This means that out of all the geography of the US, the single best point to connect the Mississippi and the Great Lakes is here, where the Des Plaines River and the South Branch of the Chicago River nearly touch. Given the importance of the Mississippi River and the Great Lakes for transport—and hence the economy—a city was going to be founded here, and it was going to be big.
The American authorities recognized this immediately, and formed a fort here5. But early on, these two rivers weren’t connected. So they organized a trail to ease communication with wagons and roads.
But very soon after, the US built the Illinois and Michigan Canal, which you can see in the satellite picture above.
When the US expelled the natives from Chicago in 1833, the city had just 200 settlers. Seven years later, it already had 6,000. Just eight years after that, it inaugurated the canal connecting the rivers. For several decades, it was the world’s fastest growing city.
And this is why Chicago’s flag has two blue stripes with four stars in the middle: The blue stripes represent the branches of the Chicago River and the canal that connects them to the Mississippi basin, while the four stars represent the city in between.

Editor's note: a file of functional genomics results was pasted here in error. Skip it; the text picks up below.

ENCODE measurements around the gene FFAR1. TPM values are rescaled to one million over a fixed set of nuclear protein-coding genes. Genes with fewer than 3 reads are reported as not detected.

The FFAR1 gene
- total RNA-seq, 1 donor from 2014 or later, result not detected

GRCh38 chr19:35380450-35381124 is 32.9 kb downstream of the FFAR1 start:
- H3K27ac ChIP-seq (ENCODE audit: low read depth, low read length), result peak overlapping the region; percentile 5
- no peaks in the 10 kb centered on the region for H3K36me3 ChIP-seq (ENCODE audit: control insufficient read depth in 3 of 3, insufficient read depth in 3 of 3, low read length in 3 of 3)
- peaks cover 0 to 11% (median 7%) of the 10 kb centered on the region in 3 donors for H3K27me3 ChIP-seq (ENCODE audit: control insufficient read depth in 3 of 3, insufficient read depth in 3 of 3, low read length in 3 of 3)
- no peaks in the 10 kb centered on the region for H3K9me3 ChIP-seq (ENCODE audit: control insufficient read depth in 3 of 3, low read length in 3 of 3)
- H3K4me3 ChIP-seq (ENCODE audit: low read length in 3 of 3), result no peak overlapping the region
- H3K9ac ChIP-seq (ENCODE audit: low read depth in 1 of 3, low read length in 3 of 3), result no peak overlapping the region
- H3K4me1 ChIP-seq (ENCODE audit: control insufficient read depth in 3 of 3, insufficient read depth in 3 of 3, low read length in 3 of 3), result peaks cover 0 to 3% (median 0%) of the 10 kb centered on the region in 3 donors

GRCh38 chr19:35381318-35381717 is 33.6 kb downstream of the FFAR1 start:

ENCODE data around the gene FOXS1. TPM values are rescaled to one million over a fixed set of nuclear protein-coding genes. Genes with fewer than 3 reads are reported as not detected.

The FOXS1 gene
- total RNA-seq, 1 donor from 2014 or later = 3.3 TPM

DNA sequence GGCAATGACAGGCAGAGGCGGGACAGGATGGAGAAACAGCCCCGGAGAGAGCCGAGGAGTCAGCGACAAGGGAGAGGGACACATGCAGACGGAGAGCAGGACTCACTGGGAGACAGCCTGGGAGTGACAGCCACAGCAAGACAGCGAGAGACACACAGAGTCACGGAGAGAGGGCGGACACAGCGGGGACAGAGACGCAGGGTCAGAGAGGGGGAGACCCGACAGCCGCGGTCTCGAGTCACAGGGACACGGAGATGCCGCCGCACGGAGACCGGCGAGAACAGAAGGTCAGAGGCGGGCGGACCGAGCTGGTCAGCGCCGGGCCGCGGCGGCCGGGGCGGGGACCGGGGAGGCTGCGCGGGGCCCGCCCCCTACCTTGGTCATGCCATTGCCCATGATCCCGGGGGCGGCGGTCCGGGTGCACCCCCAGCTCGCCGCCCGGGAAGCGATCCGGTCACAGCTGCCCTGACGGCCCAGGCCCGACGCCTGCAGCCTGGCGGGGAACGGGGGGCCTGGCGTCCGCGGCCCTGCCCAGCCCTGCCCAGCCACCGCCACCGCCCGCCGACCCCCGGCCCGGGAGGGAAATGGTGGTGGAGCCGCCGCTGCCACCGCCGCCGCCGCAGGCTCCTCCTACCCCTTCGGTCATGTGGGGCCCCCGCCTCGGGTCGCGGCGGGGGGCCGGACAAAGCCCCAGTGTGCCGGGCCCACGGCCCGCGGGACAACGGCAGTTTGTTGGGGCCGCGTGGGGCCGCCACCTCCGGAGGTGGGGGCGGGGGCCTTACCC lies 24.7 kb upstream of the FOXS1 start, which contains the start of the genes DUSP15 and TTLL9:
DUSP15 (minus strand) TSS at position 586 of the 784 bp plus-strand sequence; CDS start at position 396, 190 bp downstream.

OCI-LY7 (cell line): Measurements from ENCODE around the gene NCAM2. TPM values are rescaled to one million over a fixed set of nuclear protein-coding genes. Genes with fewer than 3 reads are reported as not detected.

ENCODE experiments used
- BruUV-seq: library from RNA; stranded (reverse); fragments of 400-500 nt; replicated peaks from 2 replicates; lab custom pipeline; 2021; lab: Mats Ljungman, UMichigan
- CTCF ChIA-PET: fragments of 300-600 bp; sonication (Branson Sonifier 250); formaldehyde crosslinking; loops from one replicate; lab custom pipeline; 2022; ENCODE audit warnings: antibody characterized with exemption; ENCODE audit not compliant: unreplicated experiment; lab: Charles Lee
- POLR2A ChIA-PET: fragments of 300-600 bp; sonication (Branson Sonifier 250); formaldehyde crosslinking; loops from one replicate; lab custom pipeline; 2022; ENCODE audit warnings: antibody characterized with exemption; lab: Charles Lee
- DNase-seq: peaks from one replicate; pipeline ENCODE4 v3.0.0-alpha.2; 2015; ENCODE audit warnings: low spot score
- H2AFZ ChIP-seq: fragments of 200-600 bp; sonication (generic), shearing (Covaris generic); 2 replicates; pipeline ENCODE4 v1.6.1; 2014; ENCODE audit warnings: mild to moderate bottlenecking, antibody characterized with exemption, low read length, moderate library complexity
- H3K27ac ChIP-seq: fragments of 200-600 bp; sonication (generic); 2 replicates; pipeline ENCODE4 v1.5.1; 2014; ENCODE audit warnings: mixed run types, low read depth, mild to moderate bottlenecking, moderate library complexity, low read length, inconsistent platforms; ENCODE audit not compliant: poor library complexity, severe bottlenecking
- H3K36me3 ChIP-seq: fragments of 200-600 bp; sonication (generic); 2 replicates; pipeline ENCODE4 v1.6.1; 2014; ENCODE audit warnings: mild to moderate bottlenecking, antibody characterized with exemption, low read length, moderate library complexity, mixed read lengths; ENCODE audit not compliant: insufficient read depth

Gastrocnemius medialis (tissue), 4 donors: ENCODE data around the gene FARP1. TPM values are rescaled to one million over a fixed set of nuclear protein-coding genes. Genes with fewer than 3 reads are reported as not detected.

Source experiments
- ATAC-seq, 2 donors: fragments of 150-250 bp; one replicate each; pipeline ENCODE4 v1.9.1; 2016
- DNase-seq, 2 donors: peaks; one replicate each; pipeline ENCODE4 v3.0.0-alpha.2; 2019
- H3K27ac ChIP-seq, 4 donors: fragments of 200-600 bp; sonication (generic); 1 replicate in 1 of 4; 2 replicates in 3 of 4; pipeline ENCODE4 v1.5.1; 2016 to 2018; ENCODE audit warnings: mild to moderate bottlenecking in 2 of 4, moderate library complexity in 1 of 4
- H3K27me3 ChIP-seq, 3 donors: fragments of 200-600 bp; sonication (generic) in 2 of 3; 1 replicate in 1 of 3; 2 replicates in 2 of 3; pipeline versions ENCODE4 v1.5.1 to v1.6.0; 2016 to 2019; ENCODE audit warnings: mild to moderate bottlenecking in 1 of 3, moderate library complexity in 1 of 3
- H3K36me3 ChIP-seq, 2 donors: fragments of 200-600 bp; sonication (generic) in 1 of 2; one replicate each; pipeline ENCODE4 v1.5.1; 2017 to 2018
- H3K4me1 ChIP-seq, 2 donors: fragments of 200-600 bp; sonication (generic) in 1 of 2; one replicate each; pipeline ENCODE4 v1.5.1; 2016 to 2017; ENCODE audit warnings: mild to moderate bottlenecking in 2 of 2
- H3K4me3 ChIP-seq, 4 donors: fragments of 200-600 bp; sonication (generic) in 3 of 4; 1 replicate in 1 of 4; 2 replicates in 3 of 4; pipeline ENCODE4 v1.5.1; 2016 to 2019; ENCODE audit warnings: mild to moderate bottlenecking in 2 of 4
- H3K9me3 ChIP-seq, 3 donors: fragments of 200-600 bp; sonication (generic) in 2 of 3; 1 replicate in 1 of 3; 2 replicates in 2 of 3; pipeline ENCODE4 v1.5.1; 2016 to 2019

Great Lakes to Great Plains
Between the Great Lakes and the Great Plains, Chicago’s unique position made it the major hub for both. They became the city’s hinterlands.
The upper Midwest and Canada floated their logs of trees down the Great Lakes to Chicago's sawmills. Chicago became a trade center for lumber.
The city also became a center for the meatpacking industry, as cattle from the Great Plains were shipped to Chicago's stockyards for slaughter and processing.
Over time, grain replaced pastures, and Chicago added grain markets.
In Nature's Metropolis: Chicago and the Great West, William Cronon argues that Chicago's success was due to its ability to harness the natural resources of the Great West and turn them into commodities that could be sold to the rest of the country and the world.
Phase II: Land Lines
It’s good for your economy to connect the two biggest riverine systems, the middle with the east of the country, the north with the south.
But you know what’s even better? Using that to create another level of connections.
In 1848, the same year as Chicago completed the canal connecting the rivers, it also completed its first railroad, connecting it to lead mines. After that, the US entered a frenzy of rail-building. Within a few decades, it had built as many miles of railroad as the rest of the world combined, and Chicago was at the center of that.
Naturally! If you’re already the trading point between Mississippi and the Great Lakes, you have lots of goods, markets, and logistics infrastructure to receive more cargo. So it makes sense to invest more infrastructure into the city.
In the map below you can see the time when Chicago was developed: yellow is older, and purple/blue is more recent.